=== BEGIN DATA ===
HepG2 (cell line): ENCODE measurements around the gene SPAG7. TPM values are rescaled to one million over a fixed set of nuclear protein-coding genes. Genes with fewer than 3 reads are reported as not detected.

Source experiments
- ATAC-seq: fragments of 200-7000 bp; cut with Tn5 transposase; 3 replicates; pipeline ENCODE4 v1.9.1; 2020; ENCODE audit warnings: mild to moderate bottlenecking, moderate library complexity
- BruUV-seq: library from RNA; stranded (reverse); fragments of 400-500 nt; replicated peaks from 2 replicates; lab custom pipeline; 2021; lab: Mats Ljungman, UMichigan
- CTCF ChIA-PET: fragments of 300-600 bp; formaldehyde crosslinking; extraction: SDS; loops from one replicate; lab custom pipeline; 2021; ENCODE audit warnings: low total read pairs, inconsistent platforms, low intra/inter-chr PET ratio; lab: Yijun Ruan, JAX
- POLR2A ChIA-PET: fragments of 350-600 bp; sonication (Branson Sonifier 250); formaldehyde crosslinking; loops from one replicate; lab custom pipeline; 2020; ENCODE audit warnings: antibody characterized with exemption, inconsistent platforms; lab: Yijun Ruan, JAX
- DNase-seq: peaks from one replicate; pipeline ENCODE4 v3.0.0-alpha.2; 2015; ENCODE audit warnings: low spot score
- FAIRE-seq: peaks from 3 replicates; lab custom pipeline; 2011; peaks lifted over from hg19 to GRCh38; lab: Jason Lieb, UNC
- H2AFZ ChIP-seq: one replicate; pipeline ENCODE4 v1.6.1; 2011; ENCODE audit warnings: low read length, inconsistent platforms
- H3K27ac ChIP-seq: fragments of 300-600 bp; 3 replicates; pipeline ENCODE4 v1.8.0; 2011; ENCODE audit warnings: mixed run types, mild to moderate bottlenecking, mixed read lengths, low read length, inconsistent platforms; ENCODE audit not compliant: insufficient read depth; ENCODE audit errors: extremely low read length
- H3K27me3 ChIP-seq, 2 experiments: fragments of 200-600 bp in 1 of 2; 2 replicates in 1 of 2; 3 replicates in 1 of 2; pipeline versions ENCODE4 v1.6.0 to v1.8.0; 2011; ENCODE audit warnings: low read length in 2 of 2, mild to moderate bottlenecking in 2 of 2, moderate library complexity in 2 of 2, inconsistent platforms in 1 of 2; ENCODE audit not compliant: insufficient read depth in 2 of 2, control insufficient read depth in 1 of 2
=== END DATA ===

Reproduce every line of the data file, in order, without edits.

HepG2 (cell line): ENCODE measurements around the gene SPAG7. TPM values are rescaled to one million over a fixed set of nuclear protein-coding genes. Genes with fewer than 3 reads are reported as not detected.

Source experiments
- ATAC-seq: fragments of 200-7000 bp; cut with Tn5 transposase; 3 replicates; pipeline ENCODE4 v1.9.1; 2020; ENCODE audit warnings: mild to moderate bottlenecking, moderate library complexity
- BruUV-seq: library from RNA; stranded (reverse); fragments of 400-500 nt; replicated peaks from 2 replicates; lab custom pipeline; 2021; lab: Mats Ljungman, UMichigan
- CTCF ChIA-PET: fragments of 300-600 bp; formaldehyde crosslinking; extraction: SDS; loops from one replicate; lab custom pipeline; 2021; ENCODE audit warnings: low total read pairs, inconsistent platforms, low intra/inter-chr PET ratio; lab: Yijun Ruan, JAX
- POLR2A ChIA-PET: fragments of 350-600 bp; sonication (Branson Sonifier 250); formaldehyde crosslinking; loops from one replicate; lab custom pipeline; 2020; ENCODE audit warnings: antibody characterized with exemption, inconsistent platforms; lab: Yijun Ruan, JAX
- DNase-seq: peaks from one replicate; pipeline ENCODE4 v3.0.0-alpha.2; 2015; ENCODE audit warnings: low spot score
- FAIRE-seq: peaks from 3 replicates; lab custom pipeline; 2011; peaks lifted over from hg19 to GRCh38; lab: Jason Lieb, UNC
- H2AFZ ChIP-seq: one replicate; pipeline ENCODE4 v1.6.1; 2011; ENCODE audit warnings: low read length, inconsistent platforms
- H3K27ac ChIP-seq: fragments of 300-600 bp; 3 replicates; pipeline ENCODE4 v1.8.0; 2011; ENCODE audit warnings: mixed run types, mild to moderate bottlenecking, mixed read lengths, low read length, inconsistent platforms; ENCODE audit not compliant: insufficient read depth; ENCODE audit errors: extremely low read length
- H3K27me3 ChIP-seq, 2 experiments: fragments of 200-600 bp in 1 of 2; 2 replicates in 1 of 2; 3 replicates in 1 of 2; pipeline versions ENCODE4 v1.6.0 to v1.8.0; 2011; ENCODE audit warnings: low read length in 2 of 2, mild to moderate bottlenecking in 2 of 2, moderate library complexity in 2 of 2, inconsistent platforms in 1 of 2; ENCODE audit not compliant: insufficient read depth in 2 of 2, control insufficient read depth in 1 of 2